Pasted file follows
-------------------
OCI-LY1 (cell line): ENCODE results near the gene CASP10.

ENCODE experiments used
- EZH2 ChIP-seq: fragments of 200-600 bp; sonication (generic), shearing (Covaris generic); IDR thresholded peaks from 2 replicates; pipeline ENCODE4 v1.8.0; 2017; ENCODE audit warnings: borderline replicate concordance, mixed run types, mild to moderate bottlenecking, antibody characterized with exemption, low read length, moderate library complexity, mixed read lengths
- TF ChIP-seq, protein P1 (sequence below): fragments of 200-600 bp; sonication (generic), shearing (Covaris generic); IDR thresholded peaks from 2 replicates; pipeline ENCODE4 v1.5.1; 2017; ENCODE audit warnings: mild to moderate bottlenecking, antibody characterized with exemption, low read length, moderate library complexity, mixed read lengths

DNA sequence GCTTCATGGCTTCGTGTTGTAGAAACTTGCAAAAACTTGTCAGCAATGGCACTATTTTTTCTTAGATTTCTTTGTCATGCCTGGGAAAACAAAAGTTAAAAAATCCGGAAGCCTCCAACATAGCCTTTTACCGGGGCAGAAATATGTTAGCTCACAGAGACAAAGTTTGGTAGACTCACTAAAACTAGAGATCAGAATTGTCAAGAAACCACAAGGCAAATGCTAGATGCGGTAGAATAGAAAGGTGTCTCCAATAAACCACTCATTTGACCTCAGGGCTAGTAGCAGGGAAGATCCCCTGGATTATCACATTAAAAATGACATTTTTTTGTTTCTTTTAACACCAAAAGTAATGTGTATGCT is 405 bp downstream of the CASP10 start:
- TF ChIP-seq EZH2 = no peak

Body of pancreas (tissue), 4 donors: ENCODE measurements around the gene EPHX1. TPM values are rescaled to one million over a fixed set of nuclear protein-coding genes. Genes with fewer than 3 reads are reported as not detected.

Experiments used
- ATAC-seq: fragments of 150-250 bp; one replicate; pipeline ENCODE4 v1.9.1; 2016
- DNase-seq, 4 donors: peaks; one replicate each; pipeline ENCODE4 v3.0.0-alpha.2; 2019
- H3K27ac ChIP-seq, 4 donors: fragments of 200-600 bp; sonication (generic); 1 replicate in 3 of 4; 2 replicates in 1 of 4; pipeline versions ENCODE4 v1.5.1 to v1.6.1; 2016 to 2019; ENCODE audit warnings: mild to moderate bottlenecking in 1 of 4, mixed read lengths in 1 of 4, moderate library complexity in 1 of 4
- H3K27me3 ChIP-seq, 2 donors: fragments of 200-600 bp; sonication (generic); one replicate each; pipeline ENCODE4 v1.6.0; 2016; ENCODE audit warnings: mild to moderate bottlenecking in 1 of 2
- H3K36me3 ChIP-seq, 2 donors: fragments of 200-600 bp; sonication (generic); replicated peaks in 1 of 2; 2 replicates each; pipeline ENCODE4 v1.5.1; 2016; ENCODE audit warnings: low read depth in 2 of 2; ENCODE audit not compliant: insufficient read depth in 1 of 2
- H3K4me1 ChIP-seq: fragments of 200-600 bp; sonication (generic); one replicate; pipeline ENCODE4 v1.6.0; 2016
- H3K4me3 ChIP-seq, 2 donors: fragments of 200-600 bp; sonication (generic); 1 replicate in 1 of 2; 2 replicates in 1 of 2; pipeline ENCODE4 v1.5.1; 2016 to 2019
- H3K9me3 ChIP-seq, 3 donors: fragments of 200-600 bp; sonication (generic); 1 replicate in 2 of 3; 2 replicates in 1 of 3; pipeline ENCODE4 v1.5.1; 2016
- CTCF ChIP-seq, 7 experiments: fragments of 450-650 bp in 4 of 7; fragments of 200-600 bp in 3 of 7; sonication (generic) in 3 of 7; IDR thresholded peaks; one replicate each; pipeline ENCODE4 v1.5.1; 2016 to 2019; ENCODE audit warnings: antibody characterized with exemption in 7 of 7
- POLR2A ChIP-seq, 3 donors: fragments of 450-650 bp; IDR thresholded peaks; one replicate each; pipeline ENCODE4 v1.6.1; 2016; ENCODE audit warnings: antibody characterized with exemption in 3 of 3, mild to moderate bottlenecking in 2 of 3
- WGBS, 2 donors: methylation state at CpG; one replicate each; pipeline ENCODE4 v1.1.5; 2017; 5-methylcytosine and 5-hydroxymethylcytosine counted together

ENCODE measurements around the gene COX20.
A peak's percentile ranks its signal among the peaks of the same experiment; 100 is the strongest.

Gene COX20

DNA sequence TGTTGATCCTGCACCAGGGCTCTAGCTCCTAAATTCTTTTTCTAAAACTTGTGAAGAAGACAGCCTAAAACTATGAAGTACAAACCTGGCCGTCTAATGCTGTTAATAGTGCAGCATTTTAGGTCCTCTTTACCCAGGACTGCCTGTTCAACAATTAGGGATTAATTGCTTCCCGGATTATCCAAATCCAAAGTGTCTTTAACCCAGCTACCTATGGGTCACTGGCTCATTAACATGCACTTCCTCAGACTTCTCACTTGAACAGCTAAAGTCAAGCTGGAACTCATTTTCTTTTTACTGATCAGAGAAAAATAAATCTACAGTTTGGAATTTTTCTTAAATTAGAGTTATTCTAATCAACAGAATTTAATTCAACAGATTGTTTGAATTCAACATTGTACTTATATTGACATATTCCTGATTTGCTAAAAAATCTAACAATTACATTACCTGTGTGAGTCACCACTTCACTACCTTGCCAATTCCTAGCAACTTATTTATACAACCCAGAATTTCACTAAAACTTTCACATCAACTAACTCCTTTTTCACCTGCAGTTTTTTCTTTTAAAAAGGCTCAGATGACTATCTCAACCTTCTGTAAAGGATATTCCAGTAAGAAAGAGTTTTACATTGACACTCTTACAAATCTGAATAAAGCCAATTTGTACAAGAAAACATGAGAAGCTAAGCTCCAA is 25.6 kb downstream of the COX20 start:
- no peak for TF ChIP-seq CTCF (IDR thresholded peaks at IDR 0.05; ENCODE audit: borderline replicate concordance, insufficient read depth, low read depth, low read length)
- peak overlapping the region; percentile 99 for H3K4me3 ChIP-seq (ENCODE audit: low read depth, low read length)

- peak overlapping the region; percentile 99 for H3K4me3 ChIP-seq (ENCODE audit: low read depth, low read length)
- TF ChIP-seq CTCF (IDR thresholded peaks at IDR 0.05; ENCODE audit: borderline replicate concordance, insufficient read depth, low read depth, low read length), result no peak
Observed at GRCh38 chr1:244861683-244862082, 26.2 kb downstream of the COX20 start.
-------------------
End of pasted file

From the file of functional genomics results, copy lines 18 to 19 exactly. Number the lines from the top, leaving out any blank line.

- POLR2A ChIP-seq, 3 donors: fragments of 450-650 bp; IDR thresholded peaks; one replicate each; pipeline ENCODE4 v1.6.1; 2016; ENCODE audit warnings: antibody characterized with exemption in 3 of 3, mild to moderate bottlenecking in 2 of 3
- WGBS, 2 donors: methylation state at CpG; one replicate each; pipeline ENCODE4 v1.1.5; 2017; 5-methylcytosine and 5-hydroxymethylcytosine counted together